In his recent post, Mirko Sossai succinctly summarized three phases of research on Private Military and Security Companies (PMSC). He also named the challenges on the way forward, particularly the need to avoid competing regulatory initiatives and finding an end to impunity of PMSC. This blog post will continue the discussion and focus on five key challenges for legal scholarship focused on PMSC. Misunderstandings of Legal Terminology As Sossai highlighted, …

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Discussion

Combatting the legal side effects of privatized war

What has been achieved, and what still needs to be done in international legal scholarship on Private Military and Security Companies

This contribution continues our journal cooperation with the journal “Swiss Review of International & European Law“. Over the past twenty years a lively debate on the regulation of private military and security companies (PMSCs) in situations of armed conflict has developed. The time has come for an appraisal of the rich literature on the phenomenon. This post which is written in the context of the journal cooperation with the Swiss …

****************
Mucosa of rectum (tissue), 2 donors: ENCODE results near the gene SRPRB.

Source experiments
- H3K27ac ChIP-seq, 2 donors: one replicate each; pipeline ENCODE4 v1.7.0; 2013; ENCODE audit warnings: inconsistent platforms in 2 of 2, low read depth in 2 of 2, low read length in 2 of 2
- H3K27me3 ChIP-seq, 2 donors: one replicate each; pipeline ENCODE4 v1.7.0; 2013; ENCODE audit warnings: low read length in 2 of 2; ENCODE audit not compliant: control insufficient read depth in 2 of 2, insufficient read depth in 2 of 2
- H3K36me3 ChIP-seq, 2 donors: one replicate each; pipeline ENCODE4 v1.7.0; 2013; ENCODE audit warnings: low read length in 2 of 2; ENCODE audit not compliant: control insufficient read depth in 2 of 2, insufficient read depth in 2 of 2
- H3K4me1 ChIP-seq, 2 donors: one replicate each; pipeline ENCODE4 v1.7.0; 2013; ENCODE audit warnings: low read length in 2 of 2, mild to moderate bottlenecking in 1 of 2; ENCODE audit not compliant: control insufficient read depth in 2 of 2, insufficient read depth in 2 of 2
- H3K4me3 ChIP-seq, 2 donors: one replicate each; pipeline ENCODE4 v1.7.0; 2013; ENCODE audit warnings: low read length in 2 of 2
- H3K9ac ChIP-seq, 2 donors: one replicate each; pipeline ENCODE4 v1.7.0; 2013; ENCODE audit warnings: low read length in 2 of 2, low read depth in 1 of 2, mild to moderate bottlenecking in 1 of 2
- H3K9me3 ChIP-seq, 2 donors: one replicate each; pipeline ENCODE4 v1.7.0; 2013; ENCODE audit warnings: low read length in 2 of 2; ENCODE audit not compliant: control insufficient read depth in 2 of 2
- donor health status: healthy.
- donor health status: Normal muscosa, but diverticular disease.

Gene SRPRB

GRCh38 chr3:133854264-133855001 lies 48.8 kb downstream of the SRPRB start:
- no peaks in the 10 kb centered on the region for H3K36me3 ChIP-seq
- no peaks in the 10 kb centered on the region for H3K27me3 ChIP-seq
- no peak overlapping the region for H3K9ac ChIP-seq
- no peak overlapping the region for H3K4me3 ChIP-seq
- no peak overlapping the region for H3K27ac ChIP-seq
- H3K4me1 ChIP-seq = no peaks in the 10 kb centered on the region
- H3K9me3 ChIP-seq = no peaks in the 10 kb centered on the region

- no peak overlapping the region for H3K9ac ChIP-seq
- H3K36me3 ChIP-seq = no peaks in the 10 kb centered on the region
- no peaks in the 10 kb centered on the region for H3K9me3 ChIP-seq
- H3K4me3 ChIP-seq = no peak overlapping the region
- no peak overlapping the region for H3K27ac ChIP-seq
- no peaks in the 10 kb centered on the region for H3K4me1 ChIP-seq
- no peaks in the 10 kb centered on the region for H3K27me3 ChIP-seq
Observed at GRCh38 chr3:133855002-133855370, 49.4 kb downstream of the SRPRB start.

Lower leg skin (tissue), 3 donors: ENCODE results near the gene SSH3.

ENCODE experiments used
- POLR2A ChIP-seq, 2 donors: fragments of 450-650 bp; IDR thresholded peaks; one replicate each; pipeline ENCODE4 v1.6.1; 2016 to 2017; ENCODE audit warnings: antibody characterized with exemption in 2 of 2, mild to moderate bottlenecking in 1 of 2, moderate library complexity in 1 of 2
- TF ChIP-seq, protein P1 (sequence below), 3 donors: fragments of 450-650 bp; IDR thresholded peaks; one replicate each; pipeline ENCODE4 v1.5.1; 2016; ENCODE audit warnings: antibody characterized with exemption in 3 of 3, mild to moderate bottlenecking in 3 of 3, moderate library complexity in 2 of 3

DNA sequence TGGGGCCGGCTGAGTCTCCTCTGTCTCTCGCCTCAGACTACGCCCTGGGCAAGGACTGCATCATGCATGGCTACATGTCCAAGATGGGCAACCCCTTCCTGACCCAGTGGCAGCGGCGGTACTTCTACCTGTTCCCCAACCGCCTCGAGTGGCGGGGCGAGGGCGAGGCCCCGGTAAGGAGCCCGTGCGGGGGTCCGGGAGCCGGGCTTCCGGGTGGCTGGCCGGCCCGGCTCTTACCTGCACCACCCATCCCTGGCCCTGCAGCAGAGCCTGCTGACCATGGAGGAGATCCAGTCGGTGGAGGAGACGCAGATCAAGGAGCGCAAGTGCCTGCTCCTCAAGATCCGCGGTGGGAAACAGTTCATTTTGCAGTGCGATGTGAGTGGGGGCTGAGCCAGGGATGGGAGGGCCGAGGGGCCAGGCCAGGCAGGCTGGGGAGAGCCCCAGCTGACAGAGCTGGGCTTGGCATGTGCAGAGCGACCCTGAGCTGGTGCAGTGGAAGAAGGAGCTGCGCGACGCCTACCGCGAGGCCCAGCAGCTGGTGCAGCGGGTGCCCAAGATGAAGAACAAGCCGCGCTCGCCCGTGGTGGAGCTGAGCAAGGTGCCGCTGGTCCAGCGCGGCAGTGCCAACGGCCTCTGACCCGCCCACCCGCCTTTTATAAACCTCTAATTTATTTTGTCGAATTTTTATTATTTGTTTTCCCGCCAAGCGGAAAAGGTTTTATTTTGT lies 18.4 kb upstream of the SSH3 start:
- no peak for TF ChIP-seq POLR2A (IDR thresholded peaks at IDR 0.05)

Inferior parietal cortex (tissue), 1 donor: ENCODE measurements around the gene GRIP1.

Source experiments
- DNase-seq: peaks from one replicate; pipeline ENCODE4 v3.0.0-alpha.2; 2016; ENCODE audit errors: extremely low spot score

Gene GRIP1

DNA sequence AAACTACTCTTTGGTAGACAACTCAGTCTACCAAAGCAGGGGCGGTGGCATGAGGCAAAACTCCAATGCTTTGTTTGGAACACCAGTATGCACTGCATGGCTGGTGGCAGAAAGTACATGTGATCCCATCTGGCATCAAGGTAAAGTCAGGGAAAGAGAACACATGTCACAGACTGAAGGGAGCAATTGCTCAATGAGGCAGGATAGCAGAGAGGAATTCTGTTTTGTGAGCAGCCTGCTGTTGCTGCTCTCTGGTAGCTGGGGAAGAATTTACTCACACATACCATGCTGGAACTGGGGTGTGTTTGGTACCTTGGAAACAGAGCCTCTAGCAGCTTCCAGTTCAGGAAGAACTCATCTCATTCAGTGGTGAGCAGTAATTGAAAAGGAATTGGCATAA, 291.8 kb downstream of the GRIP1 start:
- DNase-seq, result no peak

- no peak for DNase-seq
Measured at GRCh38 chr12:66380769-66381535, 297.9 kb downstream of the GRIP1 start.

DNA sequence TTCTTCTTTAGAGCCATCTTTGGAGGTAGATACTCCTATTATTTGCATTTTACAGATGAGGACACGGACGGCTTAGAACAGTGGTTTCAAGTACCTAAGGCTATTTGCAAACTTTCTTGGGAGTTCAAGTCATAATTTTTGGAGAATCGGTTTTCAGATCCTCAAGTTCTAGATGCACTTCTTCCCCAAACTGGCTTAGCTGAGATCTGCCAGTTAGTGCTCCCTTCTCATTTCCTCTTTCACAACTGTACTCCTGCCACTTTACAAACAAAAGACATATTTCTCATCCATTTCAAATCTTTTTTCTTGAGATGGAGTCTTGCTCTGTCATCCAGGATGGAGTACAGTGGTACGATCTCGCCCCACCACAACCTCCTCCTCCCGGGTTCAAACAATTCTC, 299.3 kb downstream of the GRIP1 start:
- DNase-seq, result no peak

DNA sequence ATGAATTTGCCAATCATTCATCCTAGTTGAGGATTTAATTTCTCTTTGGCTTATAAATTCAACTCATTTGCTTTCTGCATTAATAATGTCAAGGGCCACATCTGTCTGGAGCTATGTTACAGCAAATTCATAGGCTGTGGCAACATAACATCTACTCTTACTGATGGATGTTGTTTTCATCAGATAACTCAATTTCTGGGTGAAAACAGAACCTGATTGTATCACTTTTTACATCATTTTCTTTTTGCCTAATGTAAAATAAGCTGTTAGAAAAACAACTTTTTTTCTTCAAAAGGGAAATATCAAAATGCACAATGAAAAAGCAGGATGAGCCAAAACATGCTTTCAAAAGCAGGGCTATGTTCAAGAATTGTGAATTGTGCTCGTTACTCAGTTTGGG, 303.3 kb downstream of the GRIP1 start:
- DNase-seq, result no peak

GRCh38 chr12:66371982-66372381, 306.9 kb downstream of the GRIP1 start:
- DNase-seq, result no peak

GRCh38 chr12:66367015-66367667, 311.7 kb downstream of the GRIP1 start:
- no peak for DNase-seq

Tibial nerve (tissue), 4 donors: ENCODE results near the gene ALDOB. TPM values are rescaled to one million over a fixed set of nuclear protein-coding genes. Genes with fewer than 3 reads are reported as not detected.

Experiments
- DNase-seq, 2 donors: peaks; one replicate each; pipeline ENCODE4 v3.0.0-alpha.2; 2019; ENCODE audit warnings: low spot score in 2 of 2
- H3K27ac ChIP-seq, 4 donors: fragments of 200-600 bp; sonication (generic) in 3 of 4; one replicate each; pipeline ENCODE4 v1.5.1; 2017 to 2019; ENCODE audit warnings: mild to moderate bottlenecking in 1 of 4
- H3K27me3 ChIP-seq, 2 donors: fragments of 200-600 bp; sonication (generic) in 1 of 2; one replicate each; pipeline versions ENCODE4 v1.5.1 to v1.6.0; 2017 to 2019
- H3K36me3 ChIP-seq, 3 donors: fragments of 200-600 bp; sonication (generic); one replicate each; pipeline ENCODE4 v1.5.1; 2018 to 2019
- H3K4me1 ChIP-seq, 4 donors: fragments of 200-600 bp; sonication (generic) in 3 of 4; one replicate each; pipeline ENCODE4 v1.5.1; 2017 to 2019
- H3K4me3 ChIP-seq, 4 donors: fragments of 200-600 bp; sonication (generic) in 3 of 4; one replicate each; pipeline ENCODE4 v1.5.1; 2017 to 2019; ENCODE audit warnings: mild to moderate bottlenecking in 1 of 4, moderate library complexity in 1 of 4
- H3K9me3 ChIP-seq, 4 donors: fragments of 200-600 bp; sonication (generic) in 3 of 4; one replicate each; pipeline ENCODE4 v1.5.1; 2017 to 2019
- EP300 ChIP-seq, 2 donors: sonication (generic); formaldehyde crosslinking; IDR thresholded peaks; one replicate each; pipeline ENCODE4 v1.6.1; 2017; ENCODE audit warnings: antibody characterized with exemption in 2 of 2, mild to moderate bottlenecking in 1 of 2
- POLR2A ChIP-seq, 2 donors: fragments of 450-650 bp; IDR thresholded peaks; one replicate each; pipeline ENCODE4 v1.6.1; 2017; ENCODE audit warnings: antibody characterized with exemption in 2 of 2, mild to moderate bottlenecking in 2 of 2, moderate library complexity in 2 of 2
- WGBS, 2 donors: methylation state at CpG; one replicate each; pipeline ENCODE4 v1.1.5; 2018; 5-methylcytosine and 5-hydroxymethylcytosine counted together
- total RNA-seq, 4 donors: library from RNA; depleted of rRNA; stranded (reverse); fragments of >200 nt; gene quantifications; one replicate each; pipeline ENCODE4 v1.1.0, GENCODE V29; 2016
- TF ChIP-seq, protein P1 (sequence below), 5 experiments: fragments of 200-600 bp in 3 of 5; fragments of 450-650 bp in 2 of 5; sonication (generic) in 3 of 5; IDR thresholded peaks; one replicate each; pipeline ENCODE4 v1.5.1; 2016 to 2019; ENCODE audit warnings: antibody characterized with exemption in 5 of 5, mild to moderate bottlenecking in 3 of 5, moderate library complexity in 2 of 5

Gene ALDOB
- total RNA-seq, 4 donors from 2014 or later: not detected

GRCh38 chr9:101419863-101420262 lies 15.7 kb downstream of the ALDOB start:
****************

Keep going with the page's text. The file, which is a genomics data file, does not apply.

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DiscussionResponse

‘Who may now speak’?

International Lawyers and Religious Actors in Transitional Justice

A response to Ioana Cismas What is and what should be the role of faith-based actors in transitional justice (TJ)? Ioana Cismas enquires whether the engagement of TJ with religious actors strengthens or rather undermines the legitimacy and effectiveness of TJ mechanisms and their ability to lead to (at least a measure of) accountability for past abuses. Well, it depends. Ioana Cismas’s answer is nuanced and takes into account the …